Relying on Credit for Necessities

The increasing cost of daily necessities—most noticeably groceries—is again closing the gap between income and expenses. With few places to make cuts, many people are resorting to credit cards to make ends meet. According to data from the Federal Reserve, consumers' total credit card debt reached $1.03 trillion in the second quarter of 2023, the highest amount on record. Though the use of plastic may work in the short-term, be cautious about using credit cards as a long-term solution to cash-flow problems.

Even if you're still able to make the monthly payments, relying on credit cards could put you into a danger zone. For example, are you charging more than you used to? Or carrying over part of your debt into the next month when you used to pay off the full balance each month?

If your credit card debt becomes so high that you can't even make the minimum payment within 30 days of its due date, your credit score could drop by as much as 100 points. That late payment will stay on your credit report for seven years, making it harder to get loans in the future.

Recession-, inflation-proof your finances

If you're starting to feel the pinch of higher prices, here are a few ways to protect yourself from serious financial trouble:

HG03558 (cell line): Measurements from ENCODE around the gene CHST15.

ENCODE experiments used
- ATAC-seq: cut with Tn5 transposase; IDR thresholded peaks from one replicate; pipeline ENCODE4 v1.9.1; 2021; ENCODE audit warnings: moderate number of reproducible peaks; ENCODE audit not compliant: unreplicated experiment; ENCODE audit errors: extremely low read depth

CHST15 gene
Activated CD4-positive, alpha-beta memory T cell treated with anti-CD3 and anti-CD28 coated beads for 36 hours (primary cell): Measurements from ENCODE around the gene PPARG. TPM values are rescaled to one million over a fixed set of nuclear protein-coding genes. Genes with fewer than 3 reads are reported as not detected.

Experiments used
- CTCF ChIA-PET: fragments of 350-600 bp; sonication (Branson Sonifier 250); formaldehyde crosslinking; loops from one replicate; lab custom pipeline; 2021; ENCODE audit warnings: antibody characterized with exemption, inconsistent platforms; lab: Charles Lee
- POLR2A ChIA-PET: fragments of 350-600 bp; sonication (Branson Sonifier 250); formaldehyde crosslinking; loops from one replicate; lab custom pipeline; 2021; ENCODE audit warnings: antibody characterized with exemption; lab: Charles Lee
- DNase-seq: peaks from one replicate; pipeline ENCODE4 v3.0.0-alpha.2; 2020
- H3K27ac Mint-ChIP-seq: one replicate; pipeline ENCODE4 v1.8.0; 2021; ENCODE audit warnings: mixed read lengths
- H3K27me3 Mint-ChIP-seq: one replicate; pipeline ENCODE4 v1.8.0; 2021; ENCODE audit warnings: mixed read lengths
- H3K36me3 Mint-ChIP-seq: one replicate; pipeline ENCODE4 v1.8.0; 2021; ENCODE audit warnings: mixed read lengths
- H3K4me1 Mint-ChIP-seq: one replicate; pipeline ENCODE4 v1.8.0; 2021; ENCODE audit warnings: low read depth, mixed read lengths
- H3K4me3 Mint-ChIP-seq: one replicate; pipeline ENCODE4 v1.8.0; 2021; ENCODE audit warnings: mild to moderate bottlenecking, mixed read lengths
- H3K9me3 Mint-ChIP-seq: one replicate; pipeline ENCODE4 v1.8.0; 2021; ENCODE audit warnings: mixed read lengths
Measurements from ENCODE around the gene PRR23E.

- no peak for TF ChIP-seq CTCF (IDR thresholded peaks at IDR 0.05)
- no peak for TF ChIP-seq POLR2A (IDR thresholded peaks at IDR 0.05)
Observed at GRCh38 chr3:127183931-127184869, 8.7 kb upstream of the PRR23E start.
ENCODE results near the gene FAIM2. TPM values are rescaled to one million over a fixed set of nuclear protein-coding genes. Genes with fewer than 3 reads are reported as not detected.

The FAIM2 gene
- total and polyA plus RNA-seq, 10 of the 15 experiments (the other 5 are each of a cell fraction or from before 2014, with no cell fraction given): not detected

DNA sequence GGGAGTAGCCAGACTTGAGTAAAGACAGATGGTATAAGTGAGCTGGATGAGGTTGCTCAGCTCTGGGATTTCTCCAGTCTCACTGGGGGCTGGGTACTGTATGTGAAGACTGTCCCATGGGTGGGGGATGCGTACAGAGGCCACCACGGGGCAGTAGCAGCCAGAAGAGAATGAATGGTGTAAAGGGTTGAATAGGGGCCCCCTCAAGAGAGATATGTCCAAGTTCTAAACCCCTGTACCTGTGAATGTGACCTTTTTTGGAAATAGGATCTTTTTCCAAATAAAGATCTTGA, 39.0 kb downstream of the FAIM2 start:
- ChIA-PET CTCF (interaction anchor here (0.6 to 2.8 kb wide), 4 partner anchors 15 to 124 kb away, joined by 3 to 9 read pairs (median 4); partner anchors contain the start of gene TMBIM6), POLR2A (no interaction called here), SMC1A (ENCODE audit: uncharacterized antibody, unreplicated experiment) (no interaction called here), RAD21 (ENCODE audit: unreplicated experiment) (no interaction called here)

• Figure out how much you're spending on gas, groceries, and other necessities every month compared with a year ago. You may not even realize you're spending more, because you haven't changed your lifestyle.
  • Look for reductions in income. For example, retired consumers may find they have to tap into their principal to achieve the same annual income they used to get from the return on their investments.
  • Revise an outdated budget using the information you gather. Identify where you can make cuts. Start with any remaining luxuries but be prepared to economize on necessities.
  • Plan for further price increases. Looking at your new budget, ask yourself how you would make ends meet if gas went up another dollar or groceries cost you an additional $75 per month. Recession- and inflation-proofing your finances is all about planning, as opposed to reacting.

If you're already watching your debt climb and you can't see any alternative to using credit cards, you may want to talk to a credit counselor. They can show you how to reduce expenses or increase income. They are also familiar with all sorts of free or low-cost assistance programs. You can find a list of agencies at the National Foundation for Credit Counseling.

If you're not in financial trouble now, use this time to be proactive. One of the best things you can do is to start or increase an emergency fund. Then tap it, rather than credit cards, when you need help making ends meet. And remember, the people at your credit union are here to help. Don't wait until you're in deep trouble to ask for a financial checkup. The earlier you ask for a review, the better the outcome.